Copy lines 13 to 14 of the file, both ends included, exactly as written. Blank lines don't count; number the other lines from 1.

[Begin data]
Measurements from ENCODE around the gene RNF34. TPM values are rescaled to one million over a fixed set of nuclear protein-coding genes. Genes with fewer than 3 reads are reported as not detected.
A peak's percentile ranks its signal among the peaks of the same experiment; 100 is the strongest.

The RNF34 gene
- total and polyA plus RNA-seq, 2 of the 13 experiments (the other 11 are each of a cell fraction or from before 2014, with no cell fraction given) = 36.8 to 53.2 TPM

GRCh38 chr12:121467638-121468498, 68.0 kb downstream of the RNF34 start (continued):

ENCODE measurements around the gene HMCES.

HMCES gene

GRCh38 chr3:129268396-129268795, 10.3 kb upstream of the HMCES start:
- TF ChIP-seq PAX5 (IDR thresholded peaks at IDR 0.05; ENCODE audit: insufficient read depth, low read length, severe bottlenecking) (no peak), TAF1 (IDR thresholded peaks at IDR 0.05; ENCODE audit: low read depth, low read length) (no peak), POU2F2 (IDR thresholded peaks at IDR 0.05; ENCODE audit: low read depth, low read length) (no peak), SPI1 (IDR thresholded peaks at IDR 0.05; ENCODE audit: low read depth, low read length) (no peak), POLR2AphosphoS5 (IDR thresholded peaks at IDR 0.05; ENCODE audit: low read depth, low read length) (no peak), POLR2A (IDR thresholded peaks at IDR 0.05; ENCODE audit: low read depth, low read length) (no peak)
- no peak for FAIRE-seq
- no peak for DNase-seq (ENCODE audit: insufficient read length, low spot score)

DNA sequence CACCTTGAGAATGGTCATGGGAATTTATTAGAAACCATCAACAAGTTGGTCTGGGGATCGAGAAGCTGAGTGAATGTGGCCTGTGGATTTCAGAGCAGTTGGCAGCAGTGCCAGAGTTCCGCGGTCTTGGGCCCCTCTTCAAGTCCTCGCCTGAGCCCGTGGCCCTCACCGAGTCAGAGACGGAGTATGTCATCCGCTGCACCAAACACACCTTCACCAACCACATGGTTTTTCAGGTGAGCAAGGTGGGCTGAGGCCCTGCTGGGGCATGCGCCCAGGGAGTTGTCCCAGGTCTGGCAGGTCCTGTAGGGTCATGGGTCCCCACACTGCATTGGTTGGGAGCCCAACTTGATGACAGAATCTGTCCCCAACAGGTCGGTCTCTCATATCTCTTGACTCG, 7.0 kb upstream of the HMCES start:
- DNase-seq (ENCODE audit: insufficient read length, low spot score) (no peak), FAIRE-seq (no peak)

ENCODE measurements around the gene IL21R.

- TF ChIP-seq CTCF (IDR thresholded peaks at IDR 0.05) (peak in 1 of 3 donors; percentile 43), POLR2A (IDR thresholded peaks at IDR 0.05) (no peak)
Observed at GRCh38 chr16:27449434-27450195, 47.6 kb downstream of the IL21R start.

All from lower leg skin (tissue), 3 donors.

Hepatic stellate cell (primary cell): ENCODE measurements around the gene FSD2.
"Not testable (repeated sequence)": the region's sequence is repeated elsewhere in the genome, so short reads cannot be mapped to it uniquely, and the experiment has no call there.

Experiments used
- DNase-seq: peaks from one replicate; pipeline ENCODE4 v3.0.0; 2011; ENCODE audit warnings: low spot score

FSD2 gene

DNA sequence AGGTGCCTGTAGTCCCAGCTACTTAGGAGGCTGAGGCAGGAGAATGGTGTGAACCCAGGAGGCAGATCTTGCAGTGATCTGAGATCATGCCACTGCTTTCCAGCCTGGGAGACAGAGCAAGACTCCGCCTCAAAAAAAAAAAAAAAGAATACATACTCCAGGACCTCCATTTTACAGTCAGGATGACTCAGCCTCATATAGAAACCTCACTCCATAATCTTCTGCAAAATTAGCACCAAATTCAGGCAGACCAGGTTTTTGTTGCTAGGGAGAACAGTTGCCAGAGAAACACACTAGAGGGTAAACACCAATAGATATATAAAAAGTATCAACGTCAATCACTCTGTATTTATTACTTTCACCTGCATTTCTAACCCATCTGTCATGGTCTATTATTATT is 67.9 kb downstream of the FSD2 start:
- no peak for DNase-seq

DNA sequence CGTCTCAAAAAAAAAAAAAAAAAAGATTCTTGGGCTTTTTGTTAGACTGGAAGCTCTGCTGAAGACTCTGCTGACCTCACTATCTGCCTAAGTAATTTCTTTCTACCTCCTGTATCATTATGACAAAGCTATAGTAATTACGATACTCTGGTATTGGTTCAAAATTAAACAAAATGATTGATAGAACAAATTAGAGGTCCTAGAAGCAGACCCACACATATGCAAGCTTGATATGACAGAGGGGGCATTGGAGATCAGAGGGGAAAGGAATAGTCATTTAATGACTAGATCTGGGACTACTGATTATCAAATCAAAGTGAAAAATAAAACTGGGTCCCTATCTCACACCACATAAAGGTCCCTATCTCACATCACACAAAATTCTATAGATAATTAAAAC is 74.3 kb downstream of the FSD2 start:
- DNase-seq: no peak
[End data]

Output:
- DNase-seq (ENCODE audit: insufficient read length, low spot score) (no peak), FAIRE-seq (no peak)

ENCODE measurements around the gene IL21R.